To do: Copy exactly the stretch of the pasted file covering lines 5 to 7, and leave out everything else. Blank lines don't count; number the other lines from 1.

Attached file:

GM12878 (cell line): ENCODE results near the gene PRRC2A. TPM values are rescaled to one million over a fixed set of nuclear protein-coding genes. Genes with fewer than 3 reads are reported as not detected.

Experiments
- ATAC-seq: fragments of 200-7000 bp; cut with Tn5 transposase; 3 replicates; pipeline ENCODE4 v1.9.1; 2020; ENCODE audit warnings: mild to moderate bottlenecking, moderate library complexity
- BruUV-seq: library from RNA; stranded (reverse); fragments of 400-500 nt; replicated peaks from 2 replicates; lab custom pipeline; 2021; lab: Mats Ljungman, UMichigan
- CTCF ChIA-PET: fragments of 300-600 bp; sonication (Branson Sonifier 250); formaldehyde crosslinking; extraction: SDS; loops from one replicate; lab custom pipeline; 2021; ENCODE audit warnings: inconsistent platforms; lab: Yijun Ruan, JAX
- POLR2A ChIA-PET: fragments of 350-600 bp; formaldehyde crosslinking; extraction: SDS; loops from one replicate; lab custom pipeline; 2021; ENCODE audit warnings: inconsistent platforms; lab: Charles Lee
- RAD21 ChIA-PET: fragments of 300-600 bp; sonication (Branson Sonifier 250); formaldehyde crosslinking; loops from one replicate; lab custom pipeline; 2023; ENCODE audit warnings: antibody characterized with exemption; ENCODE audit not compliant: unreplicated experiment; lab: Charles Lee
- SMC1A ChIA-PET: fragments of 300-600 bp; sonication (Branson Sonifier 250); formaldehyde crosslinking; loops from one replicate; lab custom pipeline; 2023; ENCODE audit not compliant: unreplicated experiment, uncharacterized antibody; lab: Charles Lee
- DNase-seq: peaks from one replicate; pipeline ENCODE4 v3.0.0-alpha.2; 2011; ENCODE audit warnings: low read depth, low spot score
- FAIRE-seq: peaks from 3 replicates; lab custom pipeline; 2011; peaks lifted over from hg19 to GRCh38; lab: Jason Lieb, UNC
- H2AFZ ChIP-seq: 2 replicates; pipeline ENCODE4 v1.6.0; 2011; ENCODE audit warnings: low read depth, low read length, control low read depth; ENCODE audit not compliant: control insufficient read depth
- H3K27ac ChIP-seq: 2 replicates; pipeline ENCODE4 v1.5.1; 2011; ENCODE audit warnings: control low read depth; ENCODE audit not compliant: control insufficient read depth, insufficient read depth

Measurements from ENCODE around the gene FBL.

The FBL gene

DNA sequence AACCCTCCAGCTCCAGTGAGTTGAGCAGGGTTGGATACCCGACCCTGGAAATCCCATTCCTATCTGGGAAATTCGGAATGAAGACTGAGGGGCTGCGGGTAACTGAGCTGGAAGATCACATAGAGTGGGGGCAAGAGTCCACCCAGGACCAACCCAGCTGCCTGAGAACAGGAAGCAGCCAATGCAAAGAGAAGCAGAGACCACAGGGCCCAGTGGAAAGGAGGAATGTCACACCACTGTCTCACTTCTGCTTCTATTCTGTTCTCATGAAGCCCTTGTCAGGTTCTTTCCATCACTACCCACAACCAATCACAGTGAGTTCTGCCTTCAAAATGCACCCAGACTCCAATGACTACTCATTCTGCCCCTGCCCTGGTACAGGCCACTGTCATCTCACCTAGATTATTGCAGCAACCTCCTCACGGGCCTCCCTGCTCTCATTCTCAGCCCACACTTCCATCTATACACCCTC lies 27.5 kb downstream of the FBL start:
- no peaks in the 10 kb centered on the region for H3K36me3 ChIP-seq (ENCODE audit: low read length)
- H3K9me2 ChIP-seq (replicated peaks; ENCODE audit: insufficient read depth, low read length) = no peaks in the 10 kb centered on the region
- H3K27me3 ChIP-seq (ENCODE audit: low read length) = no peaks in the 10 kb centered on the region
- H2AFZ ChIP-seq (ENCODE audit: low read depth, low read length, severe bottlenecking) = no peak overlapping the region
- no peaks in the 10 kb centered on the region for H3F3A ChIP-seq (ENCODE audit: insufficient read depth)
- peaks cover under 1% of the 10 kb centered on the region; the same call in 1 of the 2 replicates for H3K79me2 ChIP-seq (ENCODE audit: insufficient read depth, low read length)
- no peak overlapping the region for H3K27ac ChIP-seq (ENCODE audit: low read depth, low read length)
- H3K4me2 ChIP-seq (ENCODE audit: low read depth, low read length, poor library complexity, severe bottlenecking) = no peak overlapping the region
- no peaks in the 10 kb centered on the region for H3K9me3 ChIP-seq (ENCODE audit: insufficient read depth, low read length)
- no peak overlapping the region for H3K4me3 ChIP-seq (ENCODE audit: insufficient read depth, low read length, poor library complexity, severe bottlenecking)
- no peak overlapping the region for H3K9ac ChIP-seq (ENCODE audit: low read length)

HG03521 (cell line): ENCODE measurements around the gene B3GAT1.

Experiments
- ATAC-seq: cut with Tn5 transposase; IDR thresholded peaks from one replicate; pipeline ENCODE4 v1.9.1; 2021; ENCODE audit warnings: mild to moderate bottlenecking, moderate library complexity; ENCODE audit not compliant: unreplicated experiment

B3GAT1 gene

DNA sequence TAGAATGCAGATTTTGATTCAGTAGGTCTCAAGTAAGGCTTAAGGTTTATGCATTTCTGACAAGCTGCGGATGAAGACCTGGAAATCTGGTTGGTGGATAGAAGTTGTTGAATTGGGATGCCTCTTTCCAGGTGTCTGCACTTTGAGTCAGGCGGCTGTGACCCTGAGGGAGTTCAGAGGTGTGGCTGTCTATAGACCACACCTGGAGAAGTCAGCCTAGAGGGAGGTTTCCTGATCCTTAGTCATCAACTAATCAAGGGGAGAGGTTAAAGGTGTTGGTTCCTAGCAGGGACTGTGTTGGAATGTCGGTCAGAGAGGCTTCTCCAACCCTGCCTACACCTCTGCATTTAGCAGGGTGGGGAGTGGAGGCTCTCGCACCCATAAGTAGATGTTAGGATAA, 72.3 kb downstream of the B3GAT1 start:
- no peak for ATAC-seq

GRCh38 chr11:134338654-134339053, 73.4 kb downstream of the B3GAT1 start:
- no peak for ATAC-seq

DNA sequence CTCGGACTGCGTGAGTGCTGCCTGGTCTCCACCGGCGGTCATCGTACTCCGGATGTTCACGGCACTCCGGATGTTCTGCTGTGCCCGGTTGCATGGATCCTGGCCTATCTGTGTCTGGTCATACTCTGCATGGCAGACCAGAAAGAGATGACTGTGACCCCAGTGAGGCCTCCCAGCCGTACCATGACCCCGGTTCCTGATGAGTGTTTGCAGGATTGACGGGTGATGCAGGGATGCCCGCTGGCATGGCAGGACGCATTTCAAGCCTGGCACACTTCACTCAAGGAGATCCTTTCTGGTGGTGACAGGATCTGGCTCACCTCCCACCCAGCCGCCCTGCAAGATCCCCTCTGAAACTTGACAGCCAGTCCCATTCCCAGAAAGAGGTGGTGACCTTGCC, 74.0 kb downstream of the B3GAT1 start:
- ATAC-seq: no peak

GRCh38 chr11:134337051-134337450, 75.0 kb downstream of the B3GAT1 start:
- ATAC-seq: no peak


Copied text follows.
- CTCF ChIA-PET: fragments of 300-600 bp; sonication (Branson Sonifier 250); formaldehyde crosslinking; extraction: SDS; loops from one replicate; lab custom pipeline; 2021; ENCODE audit warnings: inconsistent platforms; lab: Yijun Ruan, JAX
- POLR2A ChIA-PET: fragments of 350-600 bp; formaldehyde crosslinking; extraction: SDS; loops from one replicate; lab custom pipeline; 2021; ENCODE audit warnings: inconsistent platforms; lab: Charles Lee
- RAD21 ChIA-PET: fragments of 300-600 bp; sonication (Branson Sonifier 250); formaldehyde crosslinking; loops from one replicate; lab custom pipeline; 2023; ENCODE audit warnings: antibody characterized with exemption; ENCODE audit not compliant: unreplicated experiment; lab: Charles Lee